Can you lose your job in Germany if you don't get a coronavirus vaccine?

Can you lose your job in Germany if you don't get a coronavirus vaccine?

Can you lose your job in Germany if you don't get a coronavirus vaccine?

With coronavirus vaccinations steadily being rolled out across the world (or very, very slowly, in Germany’s case), discussions about what kind of privileges vaccinated people will have are, understandably, beginning to surface. And we’re not just talking about restaurants, concerts and travel, but also about the workplace: will unvaccinated workers soon find themselves out of a job? Here’s an overview of the legal situation. 

Can my employer legally insist that I get a coronavirus vaccination?

As long as vaccinations against COVID-19 remain voluntary - as the German federal government has insisted they will - employers cannot oblige their workers to get vaccinated per se. Accordingly, most employees should have no fear of losing their jobs if they do not get a vaccination (although there are some exceptions - see below). 

Your employer has a so-called right of direction, according to which they can issue binding instructions at their own discretion. In addition, they have a duty of care towards their workers

But this only means that the employer can insist on appropriate infection protection measures such as distance, hygiene rules, or an order to take sick leave and stay at home if employees are exhibiting symptoms of illness. Depending on the workplace, it may also be appropriate for regular rapid coronavirus testing to be carried out. 

However, compulsory vaccination will in most cases be considered unreasonable, from a legal perspective - as the employee’s personal rights would prevail. In this context, laws governing data protection also play a role: if your employer cannot compel you to get vaccination, they are certainly not allowed to ask whether you have been vaccinated or not, or request to see a copy of your vaccination certificate.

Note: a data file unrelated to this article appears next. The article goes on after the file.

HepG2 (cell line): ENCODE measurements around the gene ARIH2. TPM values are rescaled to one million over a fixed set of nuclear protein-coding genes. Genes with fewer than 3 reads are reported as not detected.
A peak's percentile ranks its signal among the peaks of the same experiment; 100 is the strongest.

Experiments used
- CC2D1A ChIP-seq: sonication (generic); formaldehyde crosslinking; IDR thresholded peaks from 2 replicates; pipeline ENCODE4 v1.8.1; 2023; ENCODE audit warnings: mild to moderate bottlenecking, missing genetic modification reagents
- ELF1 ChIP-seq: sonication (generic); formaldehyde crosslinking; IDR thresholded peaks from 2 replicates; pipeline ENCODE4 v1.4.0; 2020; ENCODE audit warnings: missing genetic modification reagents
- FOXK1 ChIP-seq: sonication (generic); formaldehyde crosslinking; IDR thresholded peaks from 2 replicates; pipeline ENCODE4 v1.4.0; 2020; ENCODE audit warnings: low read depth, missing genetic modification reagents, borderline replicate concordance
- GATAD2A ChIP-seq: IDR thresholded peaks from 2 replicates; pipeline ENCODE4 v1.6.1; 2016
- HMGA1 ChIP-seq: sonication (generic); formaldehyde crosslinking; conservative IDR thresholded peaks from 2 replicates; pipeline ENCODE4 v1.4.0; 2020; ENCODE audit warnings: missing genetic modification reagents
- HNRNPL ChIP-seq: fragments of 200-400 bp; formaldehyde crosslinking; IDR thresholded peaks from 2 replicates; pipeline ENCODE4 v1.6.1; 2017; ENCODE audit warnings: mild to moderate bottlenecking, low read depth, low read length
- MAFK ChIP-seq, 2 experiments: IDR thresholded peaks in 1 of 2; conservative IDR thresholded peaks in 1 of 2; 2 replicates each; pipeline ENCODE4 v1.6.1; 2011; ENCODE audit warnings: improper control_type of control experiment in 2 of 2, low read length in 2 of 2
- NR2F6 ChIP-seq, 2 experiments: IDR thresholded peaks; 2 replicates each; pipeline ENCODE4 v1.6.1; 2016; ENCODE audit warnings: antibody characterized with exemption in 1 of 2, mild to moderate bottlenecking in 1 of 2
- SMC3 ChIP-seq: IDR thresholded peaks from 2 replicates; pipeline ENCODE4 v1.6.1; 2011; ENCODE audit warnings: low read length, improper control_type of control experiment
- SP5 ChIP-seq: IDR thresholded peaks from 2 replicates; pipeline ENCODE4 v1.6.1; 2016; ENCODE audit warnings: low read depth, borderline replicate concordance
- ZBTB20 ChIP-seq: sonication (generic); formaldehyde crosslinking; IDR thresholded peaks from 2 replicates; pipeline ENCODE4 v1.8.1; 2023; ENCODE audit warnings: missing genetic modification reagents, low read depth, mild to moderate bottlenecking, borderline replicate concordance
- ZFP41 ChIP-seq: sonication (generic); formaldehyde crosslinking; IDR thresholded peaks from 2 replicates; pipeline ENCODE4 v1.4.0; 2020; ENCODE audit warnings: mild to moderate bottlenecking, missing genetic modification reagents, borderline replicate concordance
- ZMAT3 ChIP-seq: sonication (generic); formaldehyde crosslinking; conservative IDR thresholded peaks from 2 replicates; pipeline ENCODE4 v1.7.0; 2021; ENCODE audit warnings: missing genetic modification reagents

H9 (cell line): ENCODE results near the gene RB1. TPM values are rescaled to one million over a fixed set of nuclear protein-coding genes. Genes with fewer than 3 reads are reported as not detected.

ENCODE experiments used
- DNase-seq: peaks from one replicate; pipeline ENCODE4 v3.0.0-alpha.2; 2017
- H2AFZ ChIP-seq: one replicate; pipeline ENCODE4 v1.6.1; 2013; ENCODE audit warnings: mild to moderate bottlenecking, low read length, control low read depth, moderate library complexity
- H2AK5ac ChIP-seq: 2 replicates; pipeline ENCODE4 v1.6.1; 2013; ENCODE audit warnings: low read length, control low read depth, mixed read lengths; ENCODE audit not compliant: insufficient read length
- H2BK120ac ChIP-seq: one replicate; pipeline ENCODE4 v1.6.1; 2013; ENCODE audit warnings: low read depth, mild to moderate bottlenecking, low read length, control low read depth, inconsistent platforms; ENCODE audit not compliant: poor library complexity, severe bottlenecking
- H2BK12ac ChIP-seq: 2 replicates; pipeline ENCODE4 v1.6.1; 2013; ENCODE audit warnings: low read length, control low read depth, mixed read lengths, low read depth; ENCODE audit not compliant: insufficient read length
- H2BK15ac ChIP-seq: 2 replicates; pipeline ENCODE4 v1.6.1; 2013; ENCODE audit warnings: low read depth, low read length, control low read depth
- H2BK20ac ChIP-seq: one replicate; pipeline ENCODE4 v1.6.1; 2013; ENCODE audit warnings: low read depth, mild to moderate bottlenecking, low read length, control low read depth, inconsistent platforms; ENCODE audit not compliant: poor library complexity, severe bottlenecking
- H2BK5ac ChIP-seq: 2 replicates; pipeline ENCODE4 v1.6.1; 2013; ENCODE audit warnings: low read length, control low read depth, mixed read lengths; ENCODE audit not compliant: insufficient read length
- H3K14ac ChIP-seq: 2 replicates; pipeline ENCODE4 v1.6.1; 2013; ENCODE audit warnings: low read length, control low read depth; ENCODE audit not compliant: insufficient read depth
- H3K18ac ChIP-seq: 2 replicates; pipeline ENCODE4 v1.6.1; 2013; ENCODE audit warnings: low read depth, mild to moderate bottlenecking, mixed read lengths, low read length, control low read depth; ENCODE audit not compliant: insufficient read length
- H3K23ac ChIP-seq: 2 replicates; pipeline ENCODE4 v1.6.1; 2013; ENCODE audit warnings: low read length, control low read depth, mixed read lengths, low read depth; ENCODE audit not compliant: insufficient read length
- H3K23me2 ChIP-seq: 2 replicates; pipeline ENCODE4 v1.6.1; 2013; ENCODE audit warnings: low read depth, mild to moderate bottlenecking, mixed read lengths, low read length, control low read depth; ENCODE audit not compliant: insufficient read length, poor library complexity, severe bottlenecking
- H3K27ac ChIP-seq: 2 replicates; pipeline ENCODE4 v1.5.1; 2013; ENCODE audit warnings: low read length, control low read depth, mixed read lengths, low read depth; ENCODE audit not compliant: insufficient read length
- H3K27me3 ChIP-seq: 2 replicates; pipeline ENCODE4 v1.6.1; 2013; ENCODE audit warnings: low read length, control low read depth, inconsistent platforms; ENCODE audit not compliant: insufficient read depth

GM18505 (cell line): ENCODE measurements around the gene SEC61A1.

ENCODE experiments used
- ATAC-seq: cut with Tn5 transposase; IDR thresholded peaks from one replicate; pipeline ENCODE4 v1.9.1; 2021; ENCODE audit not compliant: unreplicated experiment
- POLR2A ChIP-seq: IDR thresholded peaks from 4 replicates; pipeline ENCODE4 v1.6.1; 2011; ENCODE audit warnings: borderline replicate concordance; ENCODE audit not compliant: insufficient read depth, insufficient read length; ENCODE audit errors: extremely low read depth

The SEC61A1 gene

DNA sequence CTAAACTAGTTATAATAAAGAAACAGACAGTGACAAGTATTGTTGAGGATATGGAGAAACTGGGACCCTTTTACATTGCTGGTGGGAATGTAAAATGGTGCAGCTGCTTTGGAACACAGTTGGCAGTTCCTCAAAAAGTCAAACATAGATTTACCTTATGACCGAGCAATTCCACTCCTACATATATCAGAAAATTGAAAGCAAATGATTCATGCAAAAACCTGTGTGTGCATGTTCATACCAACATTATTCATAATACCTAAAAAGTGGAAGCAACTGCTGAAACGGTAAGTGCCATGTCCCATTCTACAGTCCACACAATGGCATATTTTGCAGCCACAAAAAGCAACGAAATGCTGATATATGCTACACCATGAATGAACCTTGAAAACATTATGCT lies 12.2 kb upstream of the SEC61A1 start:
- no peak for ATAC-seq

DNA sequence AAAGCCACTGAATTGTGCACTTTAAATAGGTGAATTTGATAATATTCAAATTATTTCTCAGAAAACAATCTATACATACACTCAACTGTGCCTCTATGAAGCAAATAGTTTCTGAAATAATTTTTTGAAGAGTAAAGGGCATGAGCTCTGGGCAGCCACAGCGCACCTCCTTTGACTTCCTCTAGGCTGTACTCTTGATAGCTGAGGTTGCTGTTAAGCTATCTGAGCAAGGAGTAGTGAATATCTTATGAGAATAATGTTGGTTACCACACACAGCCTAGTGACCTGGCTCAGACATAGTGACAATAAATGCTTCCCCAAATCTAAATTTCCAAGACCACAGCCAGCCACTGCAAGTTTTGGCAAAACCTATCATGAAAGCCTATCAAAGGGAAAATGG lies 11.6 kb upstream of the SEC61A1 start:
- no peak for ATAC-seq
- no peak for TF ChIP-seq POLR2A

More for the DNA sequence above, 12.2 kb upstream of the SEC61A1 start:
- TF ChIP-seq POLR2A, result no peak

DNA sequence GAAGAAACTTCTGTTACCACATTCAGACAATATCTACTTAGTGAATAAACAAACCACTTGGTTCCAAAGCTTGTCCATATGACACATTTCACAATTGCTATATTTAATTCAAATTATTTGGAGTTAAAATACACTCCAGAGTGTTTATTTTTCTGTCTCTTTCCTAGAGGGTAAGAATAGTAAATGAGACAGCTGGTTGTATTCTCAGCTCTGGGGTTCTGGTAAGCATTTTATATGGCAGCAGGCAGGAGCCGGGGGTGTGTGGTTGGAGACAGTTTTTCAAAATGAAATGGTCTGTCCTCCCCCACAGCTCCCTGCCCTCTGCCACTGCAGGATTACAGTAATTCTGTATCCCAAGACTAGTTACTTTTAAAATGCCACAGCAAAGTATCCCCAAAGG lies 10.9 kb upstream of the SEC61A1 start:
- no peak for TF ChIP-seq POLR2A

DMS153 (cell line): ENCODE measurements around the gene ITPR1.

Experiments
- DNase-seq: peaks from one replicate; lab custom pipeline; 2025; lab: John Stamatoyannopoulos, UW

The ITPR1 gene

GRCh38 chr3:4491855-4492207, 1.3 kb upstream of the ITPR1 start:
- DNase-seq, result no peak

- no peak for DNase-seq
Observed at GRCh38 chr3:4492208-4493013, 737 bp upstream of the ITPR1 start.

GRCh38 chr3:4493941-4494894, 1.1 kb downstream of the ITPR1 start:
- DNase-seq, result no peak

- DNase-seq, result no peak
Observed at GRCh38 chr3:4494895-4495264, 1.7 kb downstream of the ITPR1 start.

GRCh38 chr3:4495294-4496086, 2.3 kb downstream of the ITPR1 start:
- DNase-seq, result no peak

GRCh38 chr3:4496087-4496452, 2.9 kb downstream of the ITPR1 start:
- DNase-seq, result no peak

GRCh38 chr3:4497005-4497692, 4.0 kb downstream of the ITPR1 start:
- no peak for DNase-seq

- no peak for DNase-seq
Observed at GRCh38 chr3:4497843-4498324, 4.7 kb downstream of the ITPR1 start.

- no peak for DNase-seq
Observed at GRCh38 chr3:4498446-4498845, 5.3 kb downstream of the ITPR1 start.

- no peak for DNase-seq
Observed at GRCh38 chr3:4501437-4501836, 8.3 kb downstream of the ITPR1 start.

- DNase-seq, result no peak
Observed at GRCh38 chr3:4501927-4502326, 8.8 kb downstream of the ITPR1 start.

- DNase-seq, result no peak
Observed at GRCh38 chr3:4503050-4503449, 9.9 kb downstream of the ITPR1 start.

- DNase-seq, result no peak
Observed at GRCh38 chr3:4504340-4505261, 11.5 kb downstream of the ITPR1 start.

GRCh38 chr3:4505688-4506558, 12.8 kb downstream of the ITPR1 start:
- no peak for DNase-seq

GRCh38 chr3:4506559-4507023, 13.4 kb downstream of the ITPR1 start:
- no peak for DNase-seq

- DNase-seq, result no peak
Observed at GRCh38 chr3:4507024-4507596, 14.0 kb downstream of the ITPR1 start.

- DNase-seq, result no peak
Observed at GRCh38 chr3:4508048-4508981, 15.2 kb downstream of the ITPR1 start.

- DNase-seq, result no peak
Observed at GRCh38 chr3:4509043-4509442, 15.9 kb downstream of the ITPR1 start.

On the other hand, they could offer incentives for employees to get vaccinated voluntarily - for instance a bonus for those who get the jab. 

The rules aren’t the same for medical and nursing staff

The situation is, however, different for employees in hospitals, old people’s homes and other workplaces where employees have a lot of contact with risk groups. According to Germany’s Infection Protection Act, these institutions are obliged to take all measures required by the state of medical science to avoid infections and the spread of pathogens. 

Such measures could include not only mask requirements, rapid testing and hygiene measures, but also vaccines, which offer better protection. 

Even in these cases, the company is not allowed to terminate an employee’s work contract simply if they refuse to get a vaccine. Rather, the employer must first try to transfer the unvaccinated employee to another vacant position in the company where vaccination protection is not absolutely necessary. 

Dismissal is, however, conceivable if there are no alternative employment options for the unvaccinated employee and no particularities of the individual cases that exclude termination. The labour courts will still have to decide which exact requirements are to be placed on dismissals in such cases. 

I have lost my job - what should I do?

If you have lost your job recently, it may be possible to defend yourself against the termination before the labour courts. But you need to act quickly and contest the dismissal within three weeks of receiving your termination notice. Rather than returning to your old job, it may be possible for you to claim severance pay. 



Abi Carter

Abi studied History & German at the University of Manchester. She has since worked as a writer, editor and content marketeer, but still has a soft spot for museums, castles...

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